Florida Faces Fuel Squeeze as Barge Traffic Falls
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Florida is facing a potential squeeze on fuel supplies as shipments into the state slow just as demand is rising from consumers preparing for the threat of a major hurricane.
Demand is surging for gasoline as Floridians fill up for possible evacuations, according to Ned Bowman, executive director of the Florida Fuel Marketers Association. Diesel buying is also up, with the fuel needed for backup power generation.
But meanwhile, barge traffic moving fuel from the U.S. Gulf Coast into Florida is down as transport slows ahead of the storm. The state is mainly supplied via waterborne shipments from refiners in Texas and Louisiana. Ports of Tampa, Manatee, St. Petersburg and Fort Myers in Florida have halted incoming ships.
Tropical Storm Idalia is strengthening, threatening to strike Florida’s west coast Aug. 30 as a major hurricane.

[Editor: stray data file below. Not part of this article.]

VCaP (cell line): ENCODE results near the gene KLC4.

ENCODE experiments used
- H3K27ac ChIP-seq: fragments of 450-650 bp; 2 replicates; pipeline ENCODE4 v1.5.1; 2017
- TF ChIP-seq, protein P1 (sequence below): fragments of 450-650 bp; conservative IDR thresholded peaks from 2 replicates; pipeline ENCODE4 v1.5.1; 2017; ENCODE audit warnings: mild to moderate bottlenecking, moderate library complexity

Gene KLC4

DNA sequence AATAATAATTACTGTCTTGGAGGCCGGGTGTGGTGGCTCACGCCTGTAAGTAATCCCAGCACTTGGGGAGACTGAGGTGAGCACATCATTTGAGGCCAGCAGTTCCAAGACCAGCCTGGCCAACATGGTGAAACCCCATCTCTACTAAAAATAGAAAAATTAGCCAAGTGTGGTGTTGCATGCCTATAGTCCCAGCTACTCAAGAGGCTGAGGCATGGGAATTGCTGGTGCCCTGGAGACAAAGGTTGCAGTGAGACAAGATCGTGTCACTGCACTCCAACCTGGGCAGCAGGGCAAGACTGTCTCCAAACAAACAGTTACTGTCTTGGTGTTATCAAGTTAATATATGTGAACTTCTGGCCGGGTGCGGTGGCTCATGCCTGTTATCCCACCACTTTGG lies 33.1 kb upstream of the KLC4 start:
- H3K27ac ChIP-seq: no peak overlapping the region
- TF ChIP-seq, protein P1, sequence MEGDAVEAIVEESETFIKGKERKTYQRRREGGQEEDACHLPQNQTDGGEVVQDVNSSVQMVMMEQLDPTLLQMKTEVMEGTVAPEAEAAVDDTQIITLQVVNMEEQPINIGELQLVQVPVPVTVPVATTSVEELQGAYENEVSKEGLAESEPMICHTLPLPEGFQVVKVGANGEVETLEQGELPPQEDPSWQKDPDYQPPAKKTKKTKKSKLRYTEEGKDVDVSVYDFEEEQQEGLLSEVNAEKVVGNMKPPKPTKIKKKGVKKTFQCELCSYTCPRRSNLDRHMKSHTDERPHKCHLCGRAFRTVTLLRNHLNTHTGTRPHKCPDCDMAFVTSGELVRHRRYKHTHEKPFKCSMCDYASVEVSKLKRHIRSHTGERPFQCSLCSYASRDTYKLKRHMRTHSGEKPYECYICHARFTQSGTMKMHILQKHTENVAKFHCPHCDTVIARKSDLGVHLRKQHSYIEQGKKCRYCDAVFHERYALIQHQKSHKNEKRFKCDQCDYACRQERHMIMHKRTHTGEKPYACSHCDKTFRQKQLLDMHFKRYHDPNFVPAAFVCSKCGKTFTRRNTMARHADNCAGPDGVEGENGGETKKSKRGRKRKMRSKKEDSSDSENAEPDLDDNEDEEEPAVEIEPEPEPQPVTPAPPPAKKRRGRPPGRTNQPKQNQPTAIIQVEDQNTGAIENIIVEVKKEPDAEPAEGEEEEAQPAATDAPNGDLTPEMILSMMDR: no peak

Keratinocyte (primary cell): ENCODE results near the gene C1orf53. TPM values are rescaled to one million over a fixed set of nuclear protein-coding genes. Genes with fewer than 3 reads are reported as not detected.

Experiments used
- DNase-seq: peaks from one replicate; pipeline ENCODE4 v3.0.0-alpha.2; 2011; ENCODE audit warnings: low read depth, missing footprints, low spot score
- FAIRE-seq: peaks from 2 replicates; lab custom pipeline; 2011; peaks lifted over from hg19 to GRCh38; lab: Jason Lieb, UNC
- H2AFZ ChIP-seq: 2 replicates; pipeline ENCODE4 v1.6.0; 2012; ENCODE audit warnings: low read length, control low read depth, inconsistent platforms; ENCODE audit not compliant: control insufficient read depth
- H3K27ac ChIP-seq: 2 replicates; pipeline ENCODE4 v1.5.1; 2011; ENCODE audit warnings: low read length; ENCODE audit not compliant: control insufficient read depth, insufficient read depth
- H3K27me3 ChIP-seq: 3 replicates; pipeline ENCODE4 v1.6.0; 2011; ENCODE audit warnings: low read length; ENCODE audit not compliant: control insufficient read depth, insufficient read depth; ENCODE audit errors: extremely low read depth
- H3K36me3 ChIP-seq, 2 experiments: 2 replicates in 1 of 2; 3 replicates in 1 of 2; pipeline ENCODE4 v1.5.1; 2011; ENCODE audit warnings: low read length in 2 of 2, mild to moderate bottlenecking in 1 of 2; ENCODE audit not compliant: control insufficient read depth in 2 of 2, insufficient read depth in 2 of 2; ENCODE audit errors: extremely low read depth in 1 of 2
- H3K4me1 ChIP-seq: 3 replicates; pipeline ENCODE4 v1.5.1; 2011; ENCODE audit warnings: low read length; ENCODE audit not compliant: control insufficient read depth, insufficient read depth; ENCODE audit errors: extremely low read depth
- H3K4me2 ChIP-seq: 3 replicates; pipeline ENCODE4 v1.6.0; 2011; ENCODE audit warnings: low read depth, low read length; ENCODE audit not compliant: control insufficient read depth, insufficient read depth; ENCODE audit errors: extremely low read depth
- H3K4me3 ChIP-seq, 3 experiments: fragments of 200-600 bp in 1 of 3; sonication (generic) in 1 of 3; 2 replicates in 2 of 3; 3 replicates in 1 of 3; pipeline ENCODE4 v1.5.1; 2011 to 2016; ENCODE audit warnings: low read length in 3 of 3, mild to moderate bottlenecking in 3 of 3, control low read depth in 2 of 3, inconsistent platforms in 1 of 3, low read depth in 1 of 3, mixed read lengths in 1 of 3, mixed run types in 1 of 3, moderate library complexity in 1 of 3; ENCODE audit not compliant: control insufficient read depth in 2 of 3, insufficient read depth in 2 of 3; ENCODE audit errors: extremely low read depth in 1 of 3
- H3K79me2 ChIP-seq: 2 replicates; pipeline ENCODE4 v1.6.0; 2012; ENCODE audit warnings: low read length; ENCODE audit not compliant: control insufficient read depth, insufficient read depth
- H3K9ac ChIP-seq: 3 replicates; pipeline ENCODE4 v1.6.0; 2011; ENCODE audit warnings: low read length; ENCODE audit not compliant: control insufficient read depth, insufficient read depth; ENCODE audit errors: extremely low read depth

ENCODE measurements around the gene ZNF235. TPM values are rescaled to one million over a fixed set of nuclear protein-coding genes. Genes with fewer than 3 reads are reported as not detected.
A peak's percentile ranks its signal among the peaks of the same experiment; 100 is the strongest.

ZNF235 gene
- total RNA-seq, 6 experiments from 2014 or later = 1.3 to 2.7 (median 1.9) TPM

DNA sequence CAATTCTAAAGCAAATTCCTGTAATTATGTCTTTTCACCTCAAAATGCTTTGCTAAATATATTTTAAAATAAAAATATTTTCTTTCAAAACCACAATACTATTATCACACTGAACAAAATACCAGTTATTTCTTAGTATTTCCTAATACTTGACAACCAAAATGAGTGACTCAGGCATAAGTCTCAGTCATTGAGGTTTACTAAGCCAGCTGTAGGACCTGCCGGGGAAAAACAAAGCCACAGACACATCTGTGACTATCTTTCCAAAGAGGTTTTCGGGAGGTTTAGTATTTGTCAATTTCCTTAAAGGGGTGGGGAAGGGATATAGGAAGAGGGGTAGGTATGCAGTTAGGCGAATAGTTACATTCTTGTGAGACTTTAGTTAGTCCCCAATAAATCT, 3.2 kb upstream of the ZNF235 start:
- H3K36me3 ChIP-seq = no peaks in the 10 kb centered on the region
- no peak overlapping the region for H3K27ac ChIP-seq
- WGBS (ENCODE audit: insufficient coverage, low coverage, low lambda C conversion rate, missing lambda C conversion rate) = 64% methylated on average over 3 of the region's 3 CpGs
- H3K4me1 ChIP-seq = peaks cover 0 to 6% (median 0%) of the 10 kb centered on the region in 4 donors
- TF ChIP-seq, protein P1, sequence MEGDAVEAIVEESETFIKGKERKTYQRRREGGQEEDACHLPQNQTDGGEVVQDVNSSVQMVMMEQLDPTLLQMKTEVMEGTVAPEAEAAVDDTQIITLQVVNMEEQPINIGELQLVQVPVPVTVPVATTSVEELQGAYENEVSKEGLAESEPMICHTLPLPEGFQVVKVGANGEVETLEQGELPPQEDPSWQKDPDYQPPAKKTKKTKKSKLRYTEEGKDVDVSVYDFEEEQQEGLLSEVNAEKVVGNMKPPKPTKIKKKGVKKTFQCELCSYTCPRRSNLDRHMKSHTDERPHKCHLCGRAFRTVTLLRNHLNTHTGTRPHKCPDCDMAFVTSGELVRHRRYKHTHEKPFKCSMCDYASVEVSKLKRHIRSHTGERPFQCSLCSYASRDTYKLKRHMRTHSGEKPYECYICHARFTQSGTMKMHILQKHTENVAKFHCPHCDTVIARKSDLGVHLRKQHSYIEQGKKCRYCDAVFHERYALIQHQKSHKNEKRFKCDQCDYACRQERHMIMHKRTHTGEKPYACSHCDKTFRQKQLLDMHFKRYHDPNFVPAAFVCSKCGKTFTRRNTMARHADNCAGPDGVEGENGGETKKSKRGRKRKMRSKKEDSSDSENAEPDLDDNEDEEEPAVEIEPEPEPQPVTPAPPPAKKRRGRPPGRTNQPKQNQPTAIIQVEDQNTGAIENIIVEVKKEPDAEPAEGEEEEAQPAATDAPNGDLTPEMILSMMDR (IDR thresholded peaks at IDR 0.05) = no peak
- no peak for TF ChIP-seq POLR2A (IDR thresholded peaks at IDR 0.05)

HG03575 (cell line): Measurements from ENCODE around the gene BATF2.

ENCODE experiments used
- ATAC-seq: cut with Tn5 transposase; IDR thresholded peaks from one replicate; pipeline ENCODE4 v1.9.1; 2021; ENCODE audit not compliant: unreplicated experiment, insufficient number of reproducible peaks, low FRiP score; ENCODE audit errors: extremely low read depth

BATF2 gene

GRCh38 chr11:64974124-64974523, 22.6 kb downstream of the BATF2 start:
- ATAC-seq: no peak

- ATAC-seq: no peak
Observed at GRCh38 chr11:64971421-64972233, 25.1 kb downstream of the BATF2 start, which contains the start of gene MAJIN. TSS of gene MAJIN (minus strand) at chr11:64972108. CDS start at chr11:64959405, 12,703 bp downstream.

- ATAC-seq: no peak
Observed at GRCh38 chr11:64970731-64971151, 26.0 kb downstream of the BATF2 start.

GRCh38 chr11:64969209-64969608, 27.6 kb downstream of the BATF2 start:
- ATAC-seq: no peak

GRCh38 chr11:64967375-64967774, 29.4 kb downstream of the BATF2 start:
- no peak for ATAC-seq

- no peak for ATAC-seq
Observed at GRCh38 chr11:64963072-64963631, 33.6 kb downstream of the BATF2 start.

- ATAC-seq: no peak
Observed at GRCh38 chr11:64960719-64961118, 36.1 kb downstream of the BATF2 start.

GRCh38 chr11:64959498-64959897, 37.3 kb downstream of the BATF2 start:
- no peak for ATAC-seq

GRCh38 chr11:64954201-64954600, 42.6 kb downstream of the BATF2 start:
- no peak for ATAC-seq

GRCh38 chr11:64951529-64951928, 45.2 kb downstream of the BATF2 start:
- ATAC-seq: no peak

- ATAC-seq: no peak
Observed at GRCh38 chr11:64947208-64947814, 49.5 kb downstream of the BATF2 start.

The potential fuel squeeze comes as government data shows that stockpiles of distillates, which include diesel, are at the lowest level ever for this time of year in the lower Atlantic coast region, including Florida. Gasoline stockpiles at the lowest seasonal level in more than a decade.
Fuel distributor Mansfield is requiring 48 hours’ notice for new deliveries in Florida, south Georgia and coastal South Carolina. Deliveries will halt as wind speeds pick up, as driving the trucks becomes hazardous at wind speeds above 30 mph. Idalia’s winds are forecast to reach Category 3 strength at 115 mph.
Diesel prices edged up to $4.407 a gallon in Florida overnight, from $4.380 a day earlier, according to data from the American Automobile Association. Average gasoline costs were little changed at $3.702.
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